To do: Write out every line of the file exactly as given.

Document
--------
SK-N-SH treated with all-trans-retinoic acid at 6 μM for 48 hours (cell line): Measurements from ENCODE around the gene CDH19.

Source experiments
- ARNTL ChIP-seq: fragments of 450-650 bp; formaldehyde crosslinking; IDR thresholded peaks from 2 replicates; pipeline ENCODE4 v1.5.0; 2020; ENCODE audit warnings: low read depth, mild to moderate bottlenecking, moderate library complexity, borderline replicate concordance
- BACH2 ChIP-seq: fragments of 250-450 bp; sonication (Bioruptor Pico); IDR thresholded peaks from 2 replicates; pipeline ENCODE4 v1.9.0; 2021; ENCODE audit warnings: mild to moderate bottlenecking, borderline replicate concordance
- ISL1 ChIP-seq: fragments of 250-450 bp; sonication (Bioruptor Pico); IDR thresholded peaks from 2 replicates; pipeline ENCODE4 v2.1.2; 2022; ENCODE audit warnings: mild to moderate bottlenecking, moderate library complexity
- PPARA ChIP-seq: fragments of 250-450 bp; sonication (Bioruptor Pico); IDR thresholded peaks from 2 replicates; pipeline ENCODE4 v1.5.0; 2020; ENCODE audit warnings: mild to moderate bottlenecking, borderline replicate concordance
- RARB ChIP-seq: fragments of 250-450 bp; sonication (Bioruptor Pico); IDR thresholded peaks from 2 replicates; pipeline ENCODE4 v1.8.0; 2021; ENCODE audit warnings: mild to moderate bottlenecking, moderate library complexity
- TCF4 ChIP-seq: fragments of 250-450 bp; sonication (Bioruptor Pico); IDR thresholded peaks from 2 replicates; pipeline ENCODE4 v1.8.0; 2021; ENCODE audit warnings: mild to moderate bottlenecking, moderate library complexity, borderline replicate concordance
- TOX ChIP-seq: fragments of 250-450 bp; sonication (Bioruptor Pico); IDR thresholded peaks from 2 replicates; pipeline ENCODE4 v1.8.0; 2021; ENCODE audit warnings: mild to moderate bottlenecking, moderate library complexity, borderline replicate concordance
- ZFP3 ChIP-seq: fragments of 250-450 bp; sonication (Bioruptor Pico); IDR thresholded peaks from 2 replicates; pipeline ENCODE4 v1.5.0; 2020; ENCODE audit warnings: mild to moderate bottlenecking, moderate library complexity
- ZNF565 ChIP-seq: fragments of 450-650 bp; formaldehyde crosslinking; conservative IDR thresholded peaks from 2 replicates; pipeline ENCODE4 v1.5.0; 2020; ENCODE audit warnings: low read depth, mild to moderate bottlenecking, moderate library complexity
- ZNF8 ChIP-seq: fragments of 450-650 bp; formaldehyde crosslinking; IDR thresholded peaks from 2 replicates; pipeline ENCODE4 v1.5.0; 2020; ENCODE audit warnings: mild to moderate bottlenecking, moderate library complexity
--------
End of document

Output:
SK-N-SH treated with all-trans-retinoic acid at 6 μM for 48 hours (cell line): Measurements from ENCODE around the gene CDH19.

Source experiments
- ARNTL ChIP-seq: fragments of 450-650 bp; formaldehyde crosslinking; IDR thresholded peaks from 2 replicates; pipeline ENCODE4 v1.5.0; 2020; ENCODE audit warnings: low read depth, mild to moderate bottlenecking, moderate library complexity, borderline replicate concordance
- BACH2 ChIP-seq: fragments of 250-450 bp; sonication (Bioruptor Pico); IDR thresholded peaks from 2 replicates; pipeline ENCODE4 v1.9.0; 2021; ENCODE audit warnings: mild to moderate bottlenecking, borderline replicate concordance
- ISL1 ChIP-seq: fragments of 250-450 bp; sonication (Bioruptor Pico); IDR thresholded peaks from 2 replicates; pipeline ENCODE4 v2.1.2; 2022; ENCODE audit warnings: mild to moderate bottlenecking, moderate library complexity
- PPARA ChIP-seq: fragments of 250-450 bp; sonication (Bioruptor Pico); IDR thresholded peaks from 2 replicates; pipeline ENCODE4 v1.5.0; 2020; ENCODE audit warnings: mild to moderate bottlenecking, borderline replicate concordance
- RARB ChIP-seq: fragments of 250-450 bp; sonication (Bioruptor Pico); IDR thresholded peaks from 2 replicates; pipeline ENCODE4 v1.8.0; 2021; ENCODE audit warnings: mild to moderate bottlenecking, moderate library complexity
- TCF4 ChIP-seq: fragments of 250-450 bp; sonication (Bioruptor Pico); IDR thresholded peaks from 2 replicates; pipeline ENCODE4 v1.8.0; 2021; ENCODE audit warnings: mild to moderate bottlenecking, moderate library complexity, borderline replicate concordance
- TOX ChIP-seq: fragments of 250-450 bp; sonication (Bioruptor Pico); IDR thresholded peaks from 2 replicates; pipeline ENCODE4 v1.8.0; 2021; ENCODE audit warnings: mild to moderate bottlenecking, moderate library complexity, borderline replicate concordance
- ZFP3 ChIP-seq: fragments of 250-450 bp; sonication (Bioruptor Pico); IDR thresholded peaks from 2 replicates; pipeline ENCODE4 v1.5.0; 2020; ENCODE audit warnings: mild to moderate bottlenecking, moderate library complexity
- ZNF565 ChIP-seq: fragments of 450-650 bp; formaldehyde crosslinking; conservative IDR thresholded peaks from 2 replicates; pipeline ENCODE4 v1.5.0; 2020; ENCODE audit warnings: low read depth, mild to moderate bottlenecking, moderate library complexity
- ZNF8 ChIP-seq: fragments of 450-650 bp; formaldehyde crosslinking; IDR thresholded peaks from 2 replicates; pipeline ENCODE4 v1.5.0; 2020; ENCODE audit warnings: mild to moderate bottlenecking, moderate library complexity